England’s Natural Wonders: Best Places to Visit by Car

England is famous for its architectural, historical, and cultural sights, but when it comes to natural rarities, many of us, first of all, remember not this country, but neighboring Scotland and Wales. This is not fair, because in England you will also find many exceptional natural spots. Plus, all of them are easily accessible by car. 

It would be a great idea to pick up a hire car and explore the most amazing natural attractions of England. Europcar Heathrow Airport in London offers cheap deals to suit all tastes, so you can easily find a car for your special needs. London will be an excellent starting point as all of the major natural points are within driving distance. So, if you’re ready, jump into your hire car and go on an exciting adventure!

Seven Sisters Cliff

Distance from London: 78 miles/2 hours 26 minutes drive

Seven Sisters England Prospect - Free photo on Pixabay

It’s a ridge of seven chalk cliffs that stretch along the coast of the Strait of Dover in East Sussex. Once they were part of the so-called dry valley, a special formation situated on the coast. But over time, the sea destroyed it, turning the hills into jagged rocks hanging over the water’s edge. 

Their most striking feature is their color. Due to the Cretaceous origin, the rocks are dazzling white and even slightly sparkle in the sun. Snow-white hills, turquoise water, lighthouses, and seagulls – it will be impossible for you to take your eyes off the local landscape. Each angle is more beautiful than the previous one. 

In the evening there comes a special time when the stones reflect the light and give the twilight an extraordinary expressiveness. Many nature lovers come there not during the day, but in the evening to watch the sunset. The Seven Sisters Rocks are part of the South Downs National Park that offers hiking trails of varying difficulties. This is a great place to go for a walk with children.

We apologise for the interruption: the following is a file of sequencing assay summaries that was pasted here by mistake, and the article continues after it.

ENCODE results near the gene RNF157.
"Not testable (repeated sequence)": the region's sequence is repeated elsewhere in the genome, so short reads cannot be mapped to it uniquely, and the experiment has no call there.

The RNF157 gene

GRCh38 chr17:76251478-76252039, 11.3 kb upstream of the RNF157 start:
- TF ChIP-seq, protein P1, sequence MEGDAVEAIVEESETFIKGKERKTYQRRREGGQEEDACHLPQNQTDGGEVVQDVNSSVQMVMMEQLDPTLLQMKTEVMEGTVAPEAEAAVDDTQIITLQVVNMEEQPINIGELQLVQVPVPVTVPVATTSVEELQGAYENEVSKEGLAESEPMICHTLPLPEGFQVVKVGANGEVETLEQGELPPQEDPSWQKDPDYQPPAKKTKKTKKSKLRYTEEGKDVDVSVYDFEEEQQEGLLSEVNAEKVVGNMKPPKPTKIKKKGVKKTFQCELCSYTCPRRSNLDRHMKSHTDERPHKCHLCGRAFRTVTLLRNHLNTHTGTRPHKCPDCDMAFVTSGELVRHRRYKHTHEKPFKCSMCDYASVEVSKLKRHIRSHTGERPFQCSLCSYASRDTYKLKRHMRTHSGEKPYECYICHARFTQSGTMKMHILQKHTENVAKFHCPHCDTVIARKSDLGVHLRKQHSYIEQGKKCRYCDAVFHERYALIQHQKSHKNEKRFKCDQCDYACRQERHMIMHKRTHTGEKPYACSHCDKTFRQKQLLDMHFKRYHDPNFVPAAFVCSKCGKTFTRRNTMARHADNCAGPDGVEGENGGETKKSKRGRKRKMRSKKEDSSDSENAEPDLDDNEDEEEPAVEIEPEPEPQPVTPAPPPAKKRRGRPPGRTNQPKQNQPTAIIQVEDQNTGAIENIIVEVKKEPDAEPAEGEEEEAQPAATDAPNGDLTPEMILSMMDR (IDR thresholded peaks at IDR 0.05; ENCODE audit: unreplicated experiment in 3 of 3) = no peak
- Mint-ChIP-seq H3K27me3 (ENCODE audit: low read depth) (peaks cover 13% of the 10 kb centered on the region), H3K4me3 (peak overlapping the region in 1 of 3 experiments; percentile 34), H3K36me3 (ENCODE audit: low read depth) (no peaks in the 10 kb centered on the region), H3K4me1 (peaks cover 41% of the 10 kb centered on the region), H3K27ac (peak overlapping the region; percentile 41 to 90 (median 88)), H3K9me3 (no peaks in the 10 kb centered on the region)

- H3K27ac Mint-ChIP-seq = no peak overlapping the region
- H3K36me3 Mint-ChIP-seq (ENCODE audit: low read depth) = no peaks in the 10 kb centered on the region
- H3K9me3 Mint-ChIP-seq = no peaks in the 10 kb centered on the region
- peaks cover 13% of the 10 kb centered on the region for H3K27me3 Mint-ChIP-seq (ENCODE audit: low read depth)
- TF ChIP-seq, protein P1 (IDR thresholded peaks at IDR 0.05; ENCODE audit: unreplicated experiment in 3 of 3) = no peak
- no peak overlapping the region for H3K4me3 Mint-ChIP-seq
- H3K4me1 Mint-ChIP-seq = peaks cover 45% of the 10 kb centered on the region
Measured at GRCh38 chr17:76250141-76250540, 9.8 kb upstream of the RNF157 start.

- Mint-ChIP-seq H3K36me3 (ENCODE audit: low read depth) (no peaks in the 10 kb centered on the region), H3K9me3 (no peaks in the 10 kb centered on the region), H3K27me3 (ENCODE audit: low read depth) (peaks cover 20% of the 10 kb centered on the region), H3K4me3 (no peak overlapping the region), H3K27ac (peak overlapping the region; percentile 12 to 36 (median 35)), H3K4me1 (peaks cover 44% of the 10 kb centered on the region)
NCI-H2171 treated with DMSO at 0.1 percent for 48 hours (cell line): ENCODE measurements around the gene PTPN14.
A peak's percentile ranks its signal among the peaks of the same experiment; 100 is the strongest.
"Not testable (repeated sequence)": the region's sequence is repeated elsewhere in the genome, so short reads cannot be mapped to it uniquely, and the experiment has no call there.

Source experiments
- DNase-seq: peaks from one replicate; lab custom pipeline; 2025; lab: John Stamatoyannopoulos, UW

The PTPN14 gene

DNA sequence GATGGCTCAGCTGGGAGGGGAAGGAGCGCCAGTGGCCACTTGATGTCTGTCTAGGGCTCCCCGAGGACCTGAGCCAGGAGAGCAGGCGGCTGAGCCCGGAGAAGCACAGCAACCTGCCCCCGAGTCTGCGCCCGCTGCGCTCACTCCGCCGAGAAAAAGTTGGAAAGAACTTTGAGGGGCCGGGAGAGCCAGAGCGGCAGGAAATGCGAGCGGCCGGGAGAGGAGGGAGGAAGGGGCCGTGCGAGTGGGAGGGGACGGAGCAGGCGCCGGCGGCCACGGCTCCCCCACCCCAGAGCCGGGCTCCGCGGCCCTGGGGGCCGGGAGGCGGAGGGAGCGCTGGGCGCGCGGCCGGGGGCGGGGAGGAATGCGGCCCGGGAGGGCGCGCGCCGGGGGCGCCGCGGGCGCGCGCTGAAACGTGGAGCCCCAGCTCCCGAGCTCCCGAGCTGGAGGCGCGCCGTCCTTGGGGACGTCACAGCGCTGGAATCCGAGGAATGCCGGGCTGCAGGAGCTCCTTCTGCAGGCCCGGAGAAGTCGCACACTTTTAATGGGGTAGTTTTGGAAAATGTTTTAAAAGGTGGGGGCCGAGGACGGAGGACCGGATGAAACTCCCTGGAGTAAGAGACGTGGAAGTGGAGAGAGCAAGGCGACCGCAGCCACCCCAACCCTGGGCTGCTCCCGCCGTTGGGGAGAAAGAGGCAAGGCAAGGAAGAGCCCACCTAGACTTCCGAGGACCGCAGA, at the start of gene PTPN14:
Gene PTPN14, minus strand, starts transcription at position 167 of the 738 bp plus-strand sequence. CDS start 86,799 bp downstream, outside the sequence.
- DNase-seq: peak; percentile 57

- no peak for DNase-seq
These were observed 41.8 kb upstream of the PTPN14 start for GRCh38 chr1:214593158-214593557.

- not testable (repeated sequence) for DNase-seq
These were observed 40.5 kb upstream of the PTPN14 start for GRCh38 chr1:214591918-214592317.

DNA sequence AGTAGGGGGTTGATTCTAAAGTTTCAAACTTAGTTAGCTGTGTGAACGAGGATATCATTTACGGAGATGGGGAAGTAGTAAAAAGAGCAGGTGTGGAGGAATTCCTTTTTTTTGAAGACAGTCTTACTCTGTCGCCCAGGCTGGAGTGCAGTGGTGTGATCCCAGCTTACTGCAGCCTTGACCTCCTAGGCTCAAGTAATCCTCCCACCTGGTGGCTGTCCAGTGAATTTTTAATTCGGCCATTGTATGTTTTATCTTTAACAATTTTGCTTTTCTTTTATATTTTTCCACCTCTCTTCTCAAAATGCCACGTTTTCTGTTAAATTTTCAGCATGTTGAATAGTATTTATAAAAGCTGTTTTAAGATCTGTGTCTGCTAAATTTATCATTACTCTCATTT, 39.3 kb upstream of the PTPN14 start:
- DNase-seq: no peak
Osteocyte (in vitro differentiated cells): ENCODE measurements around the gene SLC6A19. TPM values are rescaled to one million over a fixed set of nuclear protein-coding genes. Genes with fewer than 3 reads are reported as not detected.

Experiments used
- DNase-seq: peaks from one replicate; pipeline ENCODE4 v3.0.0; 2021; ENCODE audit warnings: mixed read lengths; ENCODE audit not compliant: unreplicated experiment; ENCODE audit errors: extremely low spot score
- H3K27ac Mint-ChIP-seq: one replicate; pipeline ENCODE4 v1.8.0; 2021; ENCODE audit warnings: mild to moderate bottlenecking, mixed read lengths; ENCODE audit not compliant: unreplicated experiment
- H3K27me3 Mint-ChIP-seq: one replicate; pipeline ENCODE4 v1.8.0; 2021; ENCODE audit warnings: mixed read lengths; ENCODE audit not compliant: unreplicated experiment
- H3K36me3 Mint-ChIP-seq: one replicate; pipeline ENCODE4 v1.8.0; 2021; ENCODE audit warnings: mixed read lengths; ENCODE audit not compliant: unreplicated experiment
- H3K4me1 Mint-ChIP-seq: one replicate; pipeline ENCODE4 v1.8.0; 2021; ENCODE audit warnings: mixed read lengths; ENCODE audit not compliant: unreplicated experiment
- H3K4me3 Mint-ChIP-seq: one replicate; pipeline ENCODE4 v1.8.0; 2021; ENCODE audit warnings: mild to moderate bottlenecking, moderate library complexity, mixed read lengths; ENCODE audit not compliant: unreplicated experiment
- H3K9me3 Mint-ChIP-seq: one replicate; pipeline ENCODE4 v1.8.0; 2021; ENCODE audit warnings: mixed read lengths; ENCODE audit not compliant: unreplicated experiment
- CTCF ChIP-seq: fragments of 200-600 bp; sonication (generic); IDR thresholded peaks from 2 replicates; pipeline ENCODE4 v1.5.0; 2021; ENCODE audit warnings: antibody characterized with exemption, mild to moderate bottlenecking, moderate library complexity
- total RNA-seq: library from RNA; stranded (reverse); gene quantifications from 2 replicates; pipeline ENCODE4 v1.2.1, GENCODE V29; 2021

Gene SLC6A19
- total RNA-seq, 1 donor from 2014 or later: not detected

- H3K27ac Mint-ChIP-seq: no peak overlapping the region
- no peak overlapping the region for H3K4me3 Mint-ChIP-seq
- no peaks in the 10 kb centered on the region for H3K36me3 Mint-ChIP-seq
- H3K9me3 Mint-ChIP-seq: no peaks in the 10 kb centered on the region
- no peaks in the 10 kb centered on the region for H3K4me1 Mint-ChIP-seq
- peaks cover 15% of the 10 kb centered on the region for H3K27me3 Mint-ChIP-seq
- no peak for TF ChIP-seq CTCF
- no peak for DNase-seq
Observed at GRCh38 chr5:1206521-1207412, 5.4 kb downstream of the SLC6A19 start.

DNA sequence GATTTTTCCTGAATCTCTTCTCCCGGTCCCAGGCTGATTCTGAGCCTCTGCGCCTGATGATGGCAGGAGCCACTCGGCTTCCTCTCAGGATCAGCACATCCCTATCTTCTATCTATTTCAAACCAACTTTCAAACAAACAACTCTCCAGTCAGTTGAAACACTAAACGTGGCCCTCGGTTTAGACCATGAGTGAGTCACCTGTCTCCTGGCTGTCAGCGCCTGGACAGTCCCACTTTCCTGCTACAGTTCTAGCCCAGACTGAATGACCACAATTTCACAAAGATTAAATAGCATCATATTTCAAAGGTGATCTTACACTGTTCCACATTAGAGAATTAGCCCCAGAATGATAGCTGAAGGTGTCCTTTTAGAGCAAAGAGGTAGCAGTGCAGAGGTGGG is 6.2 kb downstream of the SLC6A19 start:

Winnats Pass

Distance from London: 170 miles/3 hours 45 minutes drive

Winnats Pass Peak District - Free photo on Pixabay

This pass was formed millions of years ago when a crust of limestone eroded by water collapsed over a huge underground cave. The rift was flooded with seawater, so the crack became a lagoon. Later, the water disappeared and left a dry bed, enriched with the remains of marine animals and pieces of shells. The wind finished the job, turning the rift into a picturesque canyon. 

Winnats Pass is famous for its mysterious beauty, thanks to which many legends appeared around it. According to one of them, the gorge was born when the devil blew towards the mountains. Not sure about the devil, but the landscapes are really expressive there. 

If you get to Castleton, don’t miss the caves. There are four of them, and they are all a combination of natural gullies with the remains of 18th-century lead mines. The mines were flooded many years ago, so the underground labyrinth can only be accessed by boat. The caves look amazing with stalactites and stalagmites, waterfalls, underground lakes, and gaps.

Cheddar Gorge 

Distance from London: 147 miles/3 hours drive

Cheddar Gorge | Camara / Camera: Nikon D750 Objetivo/Lense: … | Flickr

If we talk about the local canyons, then you can’t miss the Cheddar Gorge. It cuts through the Mendip Hills, a complex of chalk hills in Somerset. The canyon was formed millions of years ago due to the water flowing down during the melting of glaciers. Now the B3135 road runs along its bottom. It rises quite steeply, but it allows you to see the walls of the canyon. 

If you climb the stairs carved into the rock, you can walk along the walking path at the top of the hill. This ladder is called Jacob’s Ladder. The stairs are high and steep, but it’s worth climbing because the views opening from the top are incredibly amazing.

Jurassic Coast 

Distance from London: 126 miles/2 hours 45 minutes drive

Jurassic Coast Dorset England - Free photo on Pixabay

The Jurassic Coast in Great Britain is the stretch of coastline between Exmouth and Studland Harbor. This 96-mile long strip is listed as a World Heritage Site. Why is this place interesting? The rocks have preserved the remains of ancient creatures that once lived here. This happened due to the covering of older geological layers with limestone, which played the role of a can lid. So all the accumulated wealth floats out as it’s washed out by water. 

While walking along the water’s edge, you can find something really interesting. For example, shells from the Jurassic period. You can collect these shells by simply walking along the coast.